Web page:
M&A as Innovation Pipeline for Consumer Companies
By Steve Tardio,
The largest consumer companies have struggled for many years to grow through internal development programs, despite a sector-wide renaissance in innovation driven by cutting edge manufacturing technologies, big data marketing strategies, and, at a fundamental level, a shift in consumer behavior itself. As a substitute, they have turned outward to external growth strategies such as M&A, which has presented a significant opportunity for smaller companies with the right attributes to achieve exit goals for their shareholders and other stakeholders.
According to a McKinsey & Company analysis of Nielsen data (“From lab to leader”, September 2018) of the food and beverage consumer category from 2013-17, the top 25 manufacturers are responsible for 59 percent of sales but only 2 percent of growth. Conversely, 44 percent of category growth has come from the next 400 manufacturers. Various reasons for this are offered by many consultants and industry experts, from inertia of scale, to entrenched systems to public market earnings requirements. Regardless of which reasons and in what measure they are responsible for this phenomenon, the widely held opinion is smaller, more nimble companies just innovate better.
Give the large companies credit though. They recognize their shortcomings and are trying to innovate through means of mergers & acquisitions, venture/growth arm investments and business incubators, which can all be viable external growth strategies for them depending on their growth and return goals. The number of consumer M&A transactions tracked by EdgePoint over the last nine years is consistently up over 56% on average annually from 2009 recession lows. Most of the largest consumer companies now have formal or are beta testing venture capital investment affiliates or start-up company incubators staffed with both seasoned parent company functional professionals as well as outside investment professionals. Participants include General Mills (301 Inc.), Tyson Foods (Tyson Ventures), Kraft Heinz (Evolv Ventures and Springboard incubator), Unilever (Unilever Ventures), Nestle (Inventages Venture Capital), Kellogg (Eighteen94 Venture Capital), Chobani Incubator and many others. Some are also investing in outside consumer-focused venture and growth capital funds.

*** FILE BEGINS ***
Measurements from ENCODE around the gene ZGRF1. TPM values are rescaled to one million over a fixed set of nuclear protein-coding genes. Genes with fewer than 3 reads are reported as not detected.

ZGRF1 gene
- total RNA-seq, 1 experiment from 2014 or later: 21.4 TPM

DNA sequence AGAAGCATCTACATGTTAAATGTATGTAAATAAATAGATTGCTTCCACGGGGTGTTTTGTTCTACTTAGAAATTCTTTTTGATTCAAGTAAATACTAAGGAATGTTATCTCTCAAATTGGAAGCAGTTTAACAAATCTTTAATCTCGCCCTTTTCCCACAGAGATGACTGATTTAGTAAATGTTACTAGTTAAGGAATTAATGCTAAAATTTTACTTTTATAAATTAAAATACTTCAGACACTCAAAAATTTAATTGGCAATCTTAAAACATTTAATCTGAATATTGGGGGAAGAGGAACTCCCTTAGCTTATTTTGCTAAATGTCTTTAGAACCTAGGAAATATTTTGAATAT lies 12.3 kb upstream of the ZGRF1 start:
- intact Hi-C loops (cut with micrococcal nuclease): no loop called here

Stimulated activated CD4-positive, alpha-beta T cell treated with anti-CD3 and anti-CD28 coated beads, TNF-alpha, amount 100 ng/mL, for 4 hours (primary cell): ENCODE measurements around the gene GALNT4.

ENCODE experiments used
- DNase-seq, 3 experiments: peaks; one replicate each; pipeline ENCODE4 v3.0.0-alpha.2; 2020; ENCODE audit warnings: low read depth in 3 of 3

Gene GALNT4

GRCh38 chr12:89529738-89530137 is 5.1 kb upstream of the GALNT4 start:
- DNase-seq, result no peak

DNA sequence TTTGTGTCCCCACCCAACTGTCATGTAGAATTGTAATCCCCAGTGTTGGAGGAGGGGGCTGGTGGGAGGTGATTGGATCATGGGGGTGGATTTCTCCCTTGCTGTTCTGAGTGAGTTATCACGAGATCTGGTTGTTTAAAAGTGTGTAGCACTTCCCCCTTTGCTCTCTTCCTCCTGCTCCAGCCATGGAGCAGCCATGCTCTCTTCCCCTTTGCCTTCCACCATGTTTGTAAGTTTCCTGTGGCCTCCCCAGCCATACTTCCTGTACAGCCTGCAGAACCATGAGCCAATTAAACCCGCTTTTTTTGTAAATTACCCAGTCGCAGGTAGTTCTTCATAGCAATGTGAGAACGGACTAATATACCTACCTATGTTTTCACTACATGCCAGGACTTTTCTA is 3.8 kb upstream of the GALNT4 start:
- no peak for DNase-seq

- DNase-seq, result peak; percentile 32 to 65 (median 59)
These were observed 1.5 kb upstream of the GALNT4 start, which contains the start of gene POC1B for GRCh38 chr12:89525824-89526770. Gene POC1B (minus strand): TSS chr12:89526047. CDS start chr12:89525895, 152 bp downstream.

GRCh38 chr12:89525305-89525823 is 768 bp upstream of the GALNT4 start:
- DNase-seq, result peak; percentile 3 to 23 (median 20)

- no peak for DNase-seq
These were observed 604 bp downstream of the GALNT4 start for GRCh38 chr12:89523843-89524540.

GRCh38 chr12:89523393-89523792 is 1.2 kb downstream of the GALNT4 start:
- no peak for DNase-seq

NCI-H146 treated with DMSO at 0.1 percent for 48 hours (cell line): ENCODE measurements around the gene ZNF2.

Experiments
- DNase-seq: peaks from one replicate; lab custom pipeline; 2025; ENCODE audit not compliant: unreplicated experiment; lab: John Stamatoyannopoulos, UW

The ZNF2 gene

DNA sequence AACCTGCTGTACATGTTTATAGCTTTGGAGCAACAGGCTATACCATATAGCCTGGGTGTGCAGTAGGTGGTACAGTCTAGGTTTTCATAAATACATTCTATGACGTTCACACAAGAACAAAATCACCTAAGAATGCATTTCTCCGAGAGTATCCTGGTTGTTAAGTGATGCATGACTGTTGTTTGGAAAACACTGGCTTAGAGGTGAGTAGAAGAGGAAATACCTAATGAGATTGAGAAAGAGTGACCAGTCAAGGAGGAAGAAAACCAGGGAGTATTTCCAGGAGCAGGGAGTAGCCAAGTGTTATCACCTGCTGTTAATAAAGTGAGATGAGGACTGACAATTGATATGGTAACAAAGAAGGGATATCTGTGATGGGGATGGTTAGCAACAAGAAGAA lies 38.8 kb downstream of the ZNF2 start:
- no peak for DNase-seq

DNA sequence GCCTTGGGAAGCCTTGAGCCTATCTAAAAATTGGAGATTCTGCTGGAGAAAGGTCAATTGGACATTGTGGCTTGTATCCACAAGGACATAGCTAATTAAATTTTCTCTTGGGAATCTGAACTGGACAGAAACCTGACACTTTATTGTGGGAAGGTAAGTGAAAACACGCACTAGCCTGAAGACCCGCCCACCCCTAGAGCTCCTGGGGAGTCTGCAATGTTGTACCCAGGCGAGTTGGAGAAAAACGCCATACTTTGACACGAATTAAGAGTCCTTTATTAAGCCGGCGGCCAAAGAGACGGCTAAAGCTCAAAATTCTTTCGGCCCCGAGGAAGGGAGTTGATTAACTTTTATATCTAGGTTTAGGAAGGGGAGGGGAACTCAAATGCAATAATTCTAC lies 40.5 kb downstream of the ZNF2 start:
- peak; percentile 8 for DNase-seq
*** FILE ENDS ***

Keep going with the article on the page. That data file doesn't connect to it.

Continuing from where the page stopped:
Venture/growth investments and incubators give the larger companies unique and often proprietary perspective into the smaller company’s category niche and target consumer behavior. It also gives them a “spot at the front of the line” of potential acquirers if the business prospers and is offered for sale. Despite the widely believed notion that this relationship requires the larger company receive a right of first refusal to buy the smaller company within a specified period of time, often this is not the case. The terms of the relationship are typically much more balanced. From the smaller company’s point of view, the relationship is in effect a valuable opportunity to “model at scale” its business strategy in the market using resources provided by the larger company. The primary purpose behind venture/growth investments and incubators is as a “dry run” on the fit and combination of the two businesses.